Issues Magazine

Articles about innovation

Scientific Innovation in Australia

By John Cusick

Australians can be proud of inventions like the Victa lawn mower and the cochlear implant, but how does our scientific innovation fare in a global sense? Changes to Australian patent law aim to help researchers and innovators achieve success in their own country.

In broad terms, scientific innovation in Australia depends on a strong scientific research community and the development of new ideas that can be commercially exploited. A key factor to scientific innovations is the ability for scientists to make money from their research so that they can conduct further research and development.

Five Major Trends

By Mark R. Anderson

A surprisingly small number of major trends are serving as primary drivers of the world today. Two of these are new, and two more have not yet been properly defined, but all are remarkable in their impact.

Privacy vs Lunacy: More Destruction, Lower Cost

One of the great, and perhaps most tragic, trends driving world events today is the increasing ability of the small and misguided to create ever larger amounts of destruction and death. While many people focus on the appropriately frightening spread of nuclear weapons, this is only the tip of the techno-terror iceberg, as many recent events have proven.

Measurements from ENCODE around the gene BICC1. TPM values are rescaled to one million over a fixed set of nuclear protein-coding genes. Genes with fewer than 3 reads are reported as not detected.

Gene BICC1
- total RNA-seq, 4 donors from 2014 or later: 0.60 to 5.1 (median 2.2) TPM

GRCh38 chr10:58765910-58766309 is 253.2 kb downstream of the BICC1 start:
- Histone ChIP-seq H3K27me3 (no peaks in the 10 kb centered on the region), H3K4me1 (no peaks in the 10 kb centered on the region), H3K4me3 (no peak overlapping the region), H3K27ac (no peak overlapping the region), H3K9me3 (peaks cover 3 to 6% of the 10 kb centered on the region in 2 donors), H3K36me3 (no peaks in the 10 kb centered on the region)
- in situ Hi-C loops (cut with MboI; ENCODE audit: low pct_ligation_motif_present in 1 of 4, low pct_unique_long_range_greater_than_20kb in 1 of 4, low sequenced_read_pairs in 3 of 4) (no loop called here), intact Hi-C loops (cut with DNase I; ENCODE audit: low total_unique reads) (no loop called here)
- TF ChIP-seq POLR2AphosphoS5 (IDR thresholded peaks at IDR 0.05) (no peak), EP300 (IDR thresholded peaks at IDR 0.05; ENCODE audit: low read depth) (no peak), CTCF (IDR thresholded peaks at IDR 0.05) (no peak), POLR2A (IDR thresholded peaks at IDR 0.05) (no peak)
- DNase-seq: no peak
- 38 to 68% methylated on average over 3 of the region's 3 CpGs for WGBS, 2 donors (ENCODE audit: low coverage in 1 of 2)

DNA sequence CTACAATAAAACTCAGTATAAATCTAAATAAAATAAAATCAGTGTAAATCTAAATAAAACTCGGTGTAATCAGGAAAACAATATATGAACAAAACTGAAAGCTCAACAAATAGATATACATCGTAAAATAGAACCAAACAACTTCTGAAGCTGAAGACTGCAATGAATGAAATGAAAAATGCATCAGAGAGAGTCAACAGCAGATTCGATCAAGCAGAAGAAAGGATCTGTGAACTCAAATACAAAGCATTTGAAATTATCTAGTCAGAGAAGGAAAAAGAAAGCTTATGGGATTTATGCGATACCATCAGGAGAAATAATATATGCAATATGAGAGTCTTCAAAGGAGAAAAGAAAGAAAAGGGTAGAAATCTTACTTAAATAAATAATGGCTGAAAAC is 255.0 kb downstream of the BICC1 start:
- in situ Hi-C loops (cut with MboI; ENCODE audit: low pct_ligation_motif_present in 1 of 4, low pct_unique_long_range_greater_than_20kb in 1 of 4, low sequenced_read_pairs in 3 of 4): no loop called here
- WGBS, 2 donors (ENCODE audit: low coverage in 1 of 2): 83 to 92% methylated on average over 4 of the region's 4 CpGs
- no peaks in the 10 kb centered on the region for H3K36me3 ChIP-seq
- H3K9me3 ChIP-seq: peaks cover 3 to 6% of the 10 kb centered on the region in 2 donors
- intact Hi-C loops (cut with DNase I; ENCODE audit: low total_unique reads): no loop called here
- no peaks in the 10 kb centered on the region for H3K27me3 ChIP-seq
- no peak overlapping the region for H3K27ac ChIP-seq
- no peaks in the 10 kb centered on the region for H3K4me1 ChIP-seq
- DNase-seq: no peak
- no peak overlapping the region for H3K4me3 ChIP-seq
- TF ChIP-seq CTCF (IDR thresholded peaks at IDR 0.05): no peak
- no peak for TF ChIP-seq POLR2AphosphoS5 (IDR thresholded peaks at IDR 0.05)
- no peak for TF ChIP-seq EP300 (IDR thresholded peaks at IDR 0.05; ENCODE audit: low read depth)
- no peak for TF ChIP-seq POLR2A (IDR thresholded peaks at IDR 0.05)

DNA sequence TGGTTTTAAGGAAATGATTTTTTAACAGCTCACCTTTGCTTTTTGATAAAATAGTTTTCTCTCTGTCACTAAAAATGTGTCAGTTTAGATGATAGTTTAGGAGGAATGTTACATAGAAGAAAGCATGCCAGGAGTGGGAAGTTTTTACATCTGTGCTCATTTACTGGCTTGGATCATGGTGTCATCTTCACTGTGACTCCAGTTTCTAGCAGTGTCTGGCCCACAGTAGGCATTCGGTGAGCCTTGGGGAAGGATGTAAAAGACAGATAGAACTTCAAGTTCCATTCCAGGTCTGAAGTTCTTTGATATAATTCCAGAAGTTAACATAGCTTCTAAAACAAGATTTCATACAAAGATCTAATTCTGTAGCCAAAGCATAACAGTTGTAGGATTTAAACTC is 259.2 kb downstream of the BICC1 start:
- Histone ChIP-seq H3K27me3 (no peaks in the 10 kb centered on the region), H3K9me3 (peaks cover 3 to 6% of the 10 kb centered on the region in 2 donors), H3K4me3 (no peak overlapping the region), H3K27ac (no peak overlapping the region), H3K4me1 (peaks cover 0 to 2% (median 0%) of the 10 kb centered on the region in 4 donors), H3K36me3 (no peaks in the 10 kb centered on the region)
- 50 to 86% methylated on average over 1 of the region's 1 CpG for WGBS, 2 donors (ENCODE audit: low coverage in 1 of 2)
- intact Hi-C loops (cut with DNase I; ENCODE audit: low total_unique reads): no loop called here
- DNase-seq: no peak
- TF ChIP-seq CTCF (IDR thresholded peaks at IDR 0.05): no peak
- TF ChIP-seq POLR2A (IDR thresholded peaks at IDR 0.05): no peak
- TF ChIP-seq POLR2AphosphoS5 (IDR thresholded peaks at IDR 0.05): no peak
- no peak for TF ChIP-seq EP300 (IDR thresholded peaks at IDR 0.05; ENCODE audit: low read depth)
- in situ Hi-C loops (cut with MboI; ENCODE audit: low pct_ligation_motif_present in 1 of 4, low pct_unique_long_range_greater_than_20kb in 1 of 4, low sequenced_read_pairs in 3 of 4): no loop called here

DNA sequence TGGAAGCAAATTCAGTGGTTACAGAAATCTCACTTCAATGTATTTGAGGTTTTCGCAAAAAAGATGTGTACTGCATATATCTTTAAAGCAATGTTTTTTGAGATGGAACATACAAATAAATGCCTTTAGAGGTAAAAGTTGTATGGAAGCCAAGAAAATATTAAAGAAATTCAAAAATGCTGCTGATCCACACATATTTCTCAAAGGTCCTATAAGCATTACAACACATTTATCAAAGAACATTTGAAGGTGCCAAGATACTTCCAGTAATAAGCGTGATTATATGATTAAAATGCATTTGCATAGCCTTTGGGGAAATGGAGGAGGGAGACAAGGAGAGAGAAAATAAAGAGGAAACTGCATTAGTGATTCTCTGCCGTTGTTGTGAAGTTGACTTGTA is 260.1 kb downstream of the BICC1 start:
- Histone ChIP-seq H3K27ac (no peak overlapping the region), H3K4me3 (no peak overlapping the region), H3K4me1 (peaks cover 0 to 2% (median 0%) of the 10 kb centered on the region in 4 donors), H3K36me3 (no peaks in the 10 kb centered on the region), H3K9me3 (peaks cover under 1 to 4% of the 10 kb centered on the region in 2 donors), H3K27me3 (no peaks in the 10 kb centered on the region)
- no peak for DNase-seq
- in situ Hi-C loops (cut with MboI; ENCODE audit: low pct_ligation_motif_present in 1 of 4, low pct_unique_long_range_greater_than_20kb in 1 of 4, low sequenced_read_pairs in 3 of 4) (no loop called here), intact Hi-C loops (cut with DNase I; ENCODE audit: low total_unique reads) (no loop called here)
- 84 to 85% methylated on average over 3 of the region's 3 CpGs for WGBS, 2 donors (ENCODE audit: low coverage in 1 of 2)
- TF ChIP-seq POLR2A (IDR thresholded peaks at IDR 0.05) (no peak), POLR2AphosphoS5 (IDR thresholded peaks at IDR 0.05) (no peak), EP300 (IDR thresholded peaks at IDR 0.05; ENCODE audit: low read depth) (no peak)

Never before have so few been able to kill so many. We have now also crossed a line beyond which we will never, as a species, return.

Intellectual Property: Protecting Your Valuable Assets

By Joanna Jones

The first step to protecting your creative and intellectual effort is to identify and classify your intellectual property to determine the most appropriate way to protect it.

Broadly speaking, intellectual property (IP) is a term for a group of rights provided for by law that affords protection for “creative and intellectual effort”. Intellectual property rights fall into two primary categories: registrable and non-registrable rights.

Sustainable Productivity: Options for a World Running out of Resources

By Ian A. Maxwell

The legacy of two historical megatrends – the industrial revolution and the Enlightenment – is another megatrend: the emerging crisis in the supply of humanity's key resources.

Recently I had the pleasure of sitting through a seminar given by former US Vice-President Al Gore in which he outlined the categories of challenges facing humans. Gore is a student of history, and he believes that while humans have always faced challenges, the enormity of the situation facing us today is unprecedented because our very existence on this planet is potentially under threat – and that this threat is of our own doing.